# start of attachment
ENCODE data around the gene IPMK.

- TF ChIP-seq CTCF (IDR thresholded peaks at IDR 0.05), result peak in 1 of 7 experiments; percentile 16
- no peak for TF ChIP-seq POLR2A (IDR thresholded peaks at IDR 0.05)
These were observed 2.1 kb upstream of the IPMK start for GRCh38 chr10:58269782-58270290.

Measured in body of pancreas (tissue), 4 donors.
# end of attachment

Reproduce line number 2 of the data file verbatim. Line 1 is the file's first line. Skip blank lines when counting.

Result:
- TF ChIP-seq CTCF (IDR thresholded peaks at IDR 0.05), result peak in 1 of 7 experiments; percentile 16